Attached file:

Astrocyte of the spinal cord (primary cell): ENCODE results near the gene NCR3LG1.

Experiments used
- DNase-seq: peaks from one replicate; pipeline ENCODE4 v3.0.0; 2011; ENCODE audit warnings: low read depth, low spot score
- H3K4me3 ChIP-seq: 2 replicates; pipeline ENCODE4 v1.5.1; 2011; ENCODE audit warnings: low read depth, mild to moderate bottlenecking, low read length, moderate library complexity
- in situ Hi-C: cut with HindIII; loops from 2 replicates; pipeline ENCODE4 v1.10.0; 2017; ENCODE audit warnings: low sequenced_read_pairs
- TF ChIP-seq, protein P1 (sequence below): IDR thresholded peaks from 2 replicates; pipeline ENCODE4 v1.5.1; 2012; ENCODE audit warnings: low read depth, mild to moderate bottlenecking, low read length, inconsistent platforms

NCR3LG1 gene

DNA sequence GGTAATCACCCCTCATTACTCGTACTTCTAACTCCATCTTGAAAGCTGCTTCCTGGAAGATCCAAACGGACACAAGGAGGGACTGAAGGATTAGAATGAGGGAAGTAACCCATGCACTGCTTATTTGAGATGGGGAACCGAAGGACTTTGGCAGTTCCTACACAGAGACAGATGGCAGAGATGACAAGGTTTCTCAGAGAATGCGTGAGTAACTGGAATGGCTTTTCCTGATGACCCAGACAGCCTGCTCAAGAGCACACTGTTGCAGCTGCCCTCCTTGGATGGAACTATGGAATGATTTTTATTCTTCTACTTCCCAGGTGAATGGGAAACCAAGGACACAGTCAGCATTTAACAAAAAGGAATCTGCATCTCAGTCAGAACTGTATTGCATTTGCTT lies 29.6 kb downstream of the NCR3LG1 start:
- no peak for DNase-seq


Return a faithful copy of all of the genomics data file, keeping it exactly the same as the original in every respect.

Astrocyte of the spinal cord (primary cell): ENCODE results near the gene NCR3LG1.

Experiments used
- DNase-seq: peaks from one replicate; pipeline ENCODE4 v3.0.0; 2011; ENCODE audit warnings: low read depth, low spot score
- H3K4me3 ChIP-seq: 2 replicates; pipeline ENCODE4 v1.5.1; 2011; ENCODE audit warnings: low read depth, mild to moderate bottlenecking, low read length, moderate library complexity
- in situ Hi-C: cut with HindIII; loops from 2 replicates; pipeline ENCODE4 v1.10.0; 2017; ENCODE audit warnings: low sequenced_read_pairs
- TF ChIP-seq, protein P1 (sequence below): IDR thresholded peaks from 2 replicates; pipeline ENCODE4 v1.5.1; 2012; ENCODE audit warnings: low read depth, mild to moderate bottlenecking, low read length, inconsistent platforms

NCR3LG1 gene

DNA sequence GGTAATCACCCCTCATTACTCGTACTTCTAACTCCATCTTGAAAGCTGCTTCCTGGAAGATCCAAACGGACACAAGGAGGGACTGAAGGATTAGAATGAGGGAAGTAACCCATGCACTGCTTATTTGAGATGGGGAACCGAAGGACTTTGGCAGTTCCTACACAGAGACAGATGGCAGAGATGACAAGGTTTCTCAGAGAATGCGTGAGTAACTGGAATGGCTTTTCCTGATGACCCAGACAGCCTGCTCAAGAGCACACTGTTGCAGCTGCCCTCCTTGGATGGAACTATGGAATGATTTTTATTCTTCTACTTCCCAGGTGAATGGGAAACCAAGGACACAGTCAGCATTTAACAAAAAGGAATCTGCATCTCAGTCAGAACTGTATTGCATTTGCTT lies 29.6 kb downstream of the NCR3LG1 start:
- no peak for DNase-seq